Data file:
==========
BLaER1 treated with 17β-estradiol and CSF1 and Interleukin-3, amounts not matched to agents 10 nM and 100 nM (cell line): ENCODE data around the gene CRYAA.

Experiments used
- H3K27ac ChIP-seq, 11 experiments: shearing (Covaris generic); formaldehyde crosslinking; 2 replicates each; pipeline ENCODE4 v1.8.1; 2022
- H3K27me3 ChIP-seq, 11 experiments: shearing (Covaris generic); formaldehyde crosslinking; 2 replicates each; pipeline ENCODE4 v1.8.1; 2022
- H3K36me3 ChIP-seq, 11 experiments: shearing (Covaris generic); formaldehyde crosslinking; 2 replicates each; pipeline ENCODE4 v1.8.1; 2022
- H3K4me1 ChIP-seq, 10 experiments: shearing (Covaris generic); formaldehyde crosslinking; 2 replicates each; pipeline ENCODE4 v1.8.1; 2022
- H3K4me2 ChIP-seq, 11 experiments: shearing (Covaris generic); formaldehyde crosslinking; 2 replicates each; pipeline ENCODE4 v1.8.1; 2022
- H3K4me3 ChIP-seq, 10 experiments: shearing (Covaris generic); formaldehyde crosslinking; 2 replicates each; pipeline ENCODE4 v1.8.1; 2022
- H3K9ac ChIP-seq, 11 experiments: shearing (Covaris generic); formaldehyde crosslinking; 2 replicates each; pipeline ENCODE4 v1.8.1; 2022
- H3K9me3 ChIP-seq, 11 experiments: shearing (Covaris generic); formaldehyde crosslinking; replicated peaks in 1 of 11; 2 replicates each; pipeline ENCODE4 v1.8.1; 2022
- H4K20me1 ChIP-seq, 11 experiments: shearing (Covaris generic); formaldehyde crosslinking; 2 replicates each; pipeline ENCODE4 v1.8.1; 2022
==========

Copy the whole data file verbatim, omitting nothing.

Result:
BLaER1 treated with 17β-estradiol and CSF1 and Interleukin-3, amounts not matched to agents 10 nM and 100 nM (cell line): ENCODE data around the gene CRYAA.

Experiments used
- H3K27ac ChIP-seq, 11 experiments: shearing (Covaris generic); formaldehyde crosslinking; 2 replicates each; pipeline ENCODE4 v1.8.1; 2022
- H3K27me3 ChIP-seq, 11 experiments: shearing (Covaris generic); formaldehyde crosslinking; 2 replicates each; pipeline ENCODE4 v1.8.1; 2022
- H3K36me3 ChIP-seq, 11 experiments: shearing (Covaris generic); formaldehyde crosslinking; 2 replicates each; pipeline ENCODE4 v1.8.1; 2022
- H3K4me1 ChIP-seq, 10 experiments: shearing (Covaris generic); formaldehyde crosslinking; 2 replicates each; pipeline ENCODE4 v1.8.1; 2022
- H3K4me2 ChIP-seq, 11 experiments: shearing (Covaris generic); formaldehyde crosslinking; 2 replicates each; pipeline ENCODE4 v1.8.1; 2022
- H3K4me3 ChIP-seq, 10 experiments: shearing (Covaris generic); formaldehyde crosslinking; 2 replicates each; pipeline ENCODE4 v1.8.1; 2022
- H3K9ac ChIP-seq, 11 experiments: shearing (Covaris generic); formaldehyde crosslinking; 2 replicates each; pipeline ENCODE4 v1.8.1; 2022
- H3K9me3 ChIP-seq, 11 experiments: shearing (Covaris generic); formaldehyde crosslinking; replicated peaks in 1 of 11; 2 replicates each; pipeline ENCODE4 v1.8.1; 2022
- H4K20me1 ChIP-seq, 11 experiments: shearing (Covaris generic); formaldehyde crosslinking; 2 replicates each; pipeline ENCODE4 v1.8.1; 2022